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Canada keeps interest in Mexico for future investments

Karla Salinas | 03.02.2015

Despite the fall in oil prices, Canadian entrepreneurs remain interested in Mexico, largely by the attractiveness of structural reforms, especially the energy reform. However, if the country advances in terms of security, more investments will be on their way, said the director of Export Development Canada (EDC), Peter Hall.

Despite the fall in oil prices, Canadian entrepreneurs remain interested in Mexico, largely by the attractiveness of structural reforms, especially the energy reform. However, if the country advances in terms of security, more investments will be on their way, said the director of Export Development Canada (EDC), Peter Hall.

The approved reforms are positive for the country, even if in these moments when some changes need to be implemented, the Mexican government faces a decline in revenues, since a third of these come from oil and oil prices plummeted in 50% compared to the final numbers in 2014, presented the Canadian official at the conference organized by the Chamber of Commerce of Canada, during Hall's visit to Mexico.

Although he stated that Canadians investing in Mexico do it with long-term expectations, he said that "as they improve their security situation, the country will become more attractive". In economic matters, he established that there is strength and thus EDC estimated that in 2015 the country will grow between 3.5 and 3.8%.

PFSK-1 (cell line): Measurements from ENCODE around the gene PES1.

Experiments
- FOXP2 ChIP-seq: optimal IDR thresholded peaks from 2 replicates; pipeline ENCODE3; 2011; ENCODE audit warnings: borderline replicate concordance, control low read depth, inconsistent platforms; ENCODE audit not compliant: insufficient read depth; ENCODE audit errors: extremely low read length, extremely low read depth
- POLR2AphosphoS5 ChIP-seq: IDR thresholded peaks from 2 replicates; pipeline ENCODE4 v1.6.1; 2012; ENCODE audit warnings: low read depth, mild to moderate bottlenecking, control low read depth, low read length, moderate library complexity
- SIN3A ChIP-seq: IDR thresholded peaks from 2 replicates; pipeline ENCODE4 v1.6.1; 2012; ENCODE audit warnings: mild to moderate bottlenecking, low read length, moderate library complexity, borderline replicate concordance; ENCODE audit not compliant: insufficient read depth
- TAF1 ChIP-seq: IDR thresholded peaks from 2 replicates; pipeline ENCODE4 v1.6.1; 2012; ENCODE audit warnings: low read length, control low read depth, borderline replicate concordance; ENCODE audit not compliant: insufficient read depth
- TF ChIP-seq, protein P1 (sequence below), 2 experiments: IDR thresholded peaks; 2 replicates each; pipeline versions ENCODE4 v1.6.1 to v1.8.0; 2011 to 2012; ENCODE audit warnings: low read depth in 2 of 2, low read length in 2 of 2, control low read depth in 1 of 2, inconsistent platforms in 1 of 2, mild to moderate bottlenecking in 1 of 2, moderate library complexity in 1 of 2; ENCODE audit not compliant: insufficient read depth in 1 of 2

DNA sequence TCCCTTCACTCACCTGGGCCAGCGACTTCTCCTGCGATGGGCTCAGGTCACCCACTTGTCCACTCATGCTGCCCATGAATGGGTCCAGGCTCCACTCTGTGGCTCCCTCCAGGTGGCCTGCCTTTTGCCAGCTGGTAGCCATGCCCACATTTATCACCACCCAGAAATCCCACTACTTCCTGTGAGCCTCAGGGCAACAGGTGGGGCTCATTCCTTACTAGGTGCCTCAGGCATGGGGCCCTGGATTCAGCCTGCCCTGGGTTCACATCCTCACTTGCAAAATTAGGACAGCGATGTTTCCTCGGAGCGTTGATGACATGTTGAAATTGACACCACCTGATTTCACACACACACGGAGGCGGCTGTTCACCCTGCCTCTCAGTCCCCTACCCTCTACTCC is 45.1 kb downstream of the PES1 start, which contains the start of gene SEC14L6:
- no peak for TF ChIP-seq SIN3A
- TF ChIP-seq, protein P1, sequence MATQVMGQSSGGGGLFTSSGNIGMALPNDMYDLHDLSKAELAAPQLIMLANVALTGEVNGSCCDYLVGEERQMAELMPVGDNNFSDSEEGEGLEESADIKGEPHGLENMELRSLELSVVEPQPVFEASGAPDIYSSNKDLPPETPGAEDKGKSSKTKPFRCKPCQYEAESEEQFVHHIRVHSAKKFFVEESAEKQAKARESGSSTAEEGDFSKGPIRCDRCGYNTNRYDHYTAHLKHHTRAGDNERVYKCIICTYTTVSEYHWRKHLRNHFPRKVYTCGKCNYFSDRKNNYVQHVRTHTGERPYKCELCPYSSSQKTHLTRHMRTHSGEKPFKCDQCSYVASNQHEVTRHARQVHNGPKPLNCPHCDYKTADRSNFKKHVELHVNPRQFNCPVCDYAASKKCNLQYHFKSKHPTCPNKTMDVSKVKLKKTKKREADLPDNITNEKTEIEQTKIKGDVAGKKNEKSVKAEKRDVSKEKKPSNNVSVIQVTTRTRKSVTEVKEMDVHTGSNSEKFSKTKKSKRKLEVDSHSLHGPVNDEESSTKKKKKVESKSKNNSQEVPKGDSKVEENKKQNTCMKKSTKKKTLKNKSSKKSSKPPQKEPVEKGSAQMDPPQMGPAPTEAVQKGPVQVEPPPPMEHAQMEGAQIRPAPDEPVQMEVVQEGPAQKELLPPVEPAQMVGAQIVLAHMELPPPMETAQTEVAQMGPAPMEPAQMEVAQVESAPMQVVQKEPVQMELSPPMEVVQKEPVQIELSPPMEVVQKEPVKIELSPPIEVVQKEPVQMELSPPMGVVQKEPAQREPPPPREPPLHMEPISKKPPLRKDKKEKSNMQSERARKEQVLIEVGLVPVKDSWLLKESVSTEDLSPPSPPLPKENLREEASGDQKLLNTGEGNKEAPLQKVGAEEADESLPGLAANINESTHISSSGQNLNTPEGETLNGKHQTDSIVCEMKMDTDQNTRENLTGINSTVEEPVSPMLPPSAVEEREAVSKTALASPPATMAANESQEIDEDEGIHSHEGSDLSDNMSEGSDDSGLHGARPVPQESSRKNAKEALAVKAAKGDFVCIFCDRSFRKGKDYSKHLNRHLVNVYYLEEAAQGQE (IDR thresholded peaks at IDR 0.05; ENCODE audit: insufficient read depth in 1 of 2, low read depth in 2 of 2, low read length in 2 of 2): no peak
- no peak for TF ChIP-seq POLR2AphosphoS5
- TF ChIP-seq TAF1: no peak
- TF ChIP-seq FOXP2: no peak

For 2015 it is expected to receive loan applications from Canadian firms seeking financing to develop projects in Mexico, so it is contemplated to maintain the level of credits granted in 2013 by EDC of 1,200 million dollars, especially for the automotive sector, oil and gas, said the representative for our country in the Canadian corporation, Teresa Nizzora.

Even though EDC has not yet closed the 2014 fiscal year , it's expected that the figures remain above the 1, 200 million in said year. Besides that it annually receives another additional billion dollars for insurance, bails, risk mitigation products, among others.

The 2, 500 million dollars that were granted in loans and the selling of insurances and other instruments, benefited more than 700 Canadian companies, some invested in energy projects or were providers of parastatals as Pemex or CFE.

Nizzora pointed out that with the reforms, there's been more requests for information on financing for developing projects in Mexico.

Despite lower oil prices, Canadian companies observe that there is opportunity in the field with 115 billion of reserves still in the ground. "That's what firms see, future expectations," he said.

Source: http://www.eluniversal.com.mx/

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